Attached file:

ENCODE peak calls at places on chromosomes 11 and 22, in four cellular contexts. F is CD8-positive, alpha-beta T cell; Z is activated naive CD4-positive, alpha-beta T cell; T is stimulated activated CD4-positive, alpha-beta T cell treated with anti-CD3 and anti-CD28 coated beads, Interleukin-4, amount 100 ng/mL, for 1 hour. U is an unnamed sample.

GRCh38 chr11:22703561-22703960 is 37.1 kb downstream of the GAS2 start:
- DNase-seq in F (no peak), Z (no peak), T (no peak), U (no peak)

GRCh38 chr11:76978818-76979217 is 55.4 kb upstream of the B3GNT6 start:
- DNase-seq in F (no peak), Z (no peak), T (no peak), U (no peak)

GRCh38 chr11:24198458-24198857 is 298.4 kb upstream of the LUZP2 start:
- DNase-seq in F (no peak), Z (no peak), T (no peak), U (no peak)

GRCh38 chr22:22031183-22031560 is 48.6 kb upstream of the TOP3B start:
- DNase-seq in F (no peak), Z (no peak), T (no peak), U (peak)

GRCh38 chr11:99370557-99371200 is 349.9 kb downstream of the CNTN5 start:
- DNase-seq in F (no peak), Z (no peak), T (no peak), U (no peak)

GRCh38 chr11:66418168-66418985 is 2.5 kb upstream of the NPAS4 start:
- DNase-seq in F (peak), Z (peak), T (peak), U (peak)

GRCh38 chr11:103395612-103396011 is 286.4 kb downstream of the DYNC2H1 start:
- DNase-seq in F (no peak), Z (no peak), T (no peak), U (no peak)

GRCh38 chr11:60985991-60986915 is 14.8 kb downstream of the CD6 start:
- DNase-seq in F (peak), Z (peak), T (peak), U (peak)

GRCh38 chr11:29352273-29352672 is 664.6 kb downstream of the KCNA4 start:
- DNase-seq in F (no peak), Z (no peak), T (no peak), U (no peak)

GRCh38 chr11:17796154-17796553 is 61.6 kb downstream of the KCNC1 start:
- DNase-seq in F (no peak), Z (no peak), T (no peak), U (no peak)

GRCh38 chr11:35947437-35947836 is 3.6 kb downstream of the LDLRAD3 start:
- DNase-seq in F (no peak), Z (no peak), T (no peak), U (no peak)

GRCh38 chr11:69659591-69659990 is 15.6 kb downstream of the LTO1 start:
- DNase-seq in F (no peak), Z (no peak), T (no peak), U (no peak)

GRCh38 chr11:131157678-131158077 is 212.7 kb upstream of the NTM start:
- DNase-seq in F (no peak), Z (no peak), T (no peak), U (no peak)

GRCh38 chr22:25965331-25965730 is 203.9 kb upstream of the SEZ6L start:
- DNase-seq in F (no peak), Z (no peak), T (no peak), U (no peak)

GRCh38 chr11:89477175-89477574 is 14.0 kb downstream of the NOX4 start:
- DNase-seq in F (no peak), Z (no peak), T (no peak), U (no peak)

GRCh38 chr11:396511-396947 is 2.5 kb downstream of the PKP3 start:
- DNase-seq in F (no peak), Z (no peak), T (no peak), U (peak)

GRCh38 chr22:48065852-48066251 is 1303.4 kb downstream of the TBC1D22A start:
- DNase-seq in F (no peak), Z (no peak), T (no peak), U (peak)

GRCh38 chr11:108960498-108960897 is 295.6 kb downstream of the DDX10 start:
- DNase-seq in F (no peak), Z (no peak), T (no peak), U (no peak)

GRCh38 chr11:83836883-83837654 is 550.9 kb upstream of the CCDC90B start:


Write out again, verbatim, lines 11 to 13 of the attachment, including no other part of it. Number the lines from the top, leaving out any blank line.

- DNase-seq in F (no peak), Z (no peak), T (no peak), U (no peak)

GRCh38 chr11:66418168-66418985 is 2.5 kb upstream of the NPAS4 start:
- DNase-seq in F (peak), Z (peak), T (peak), U (peak)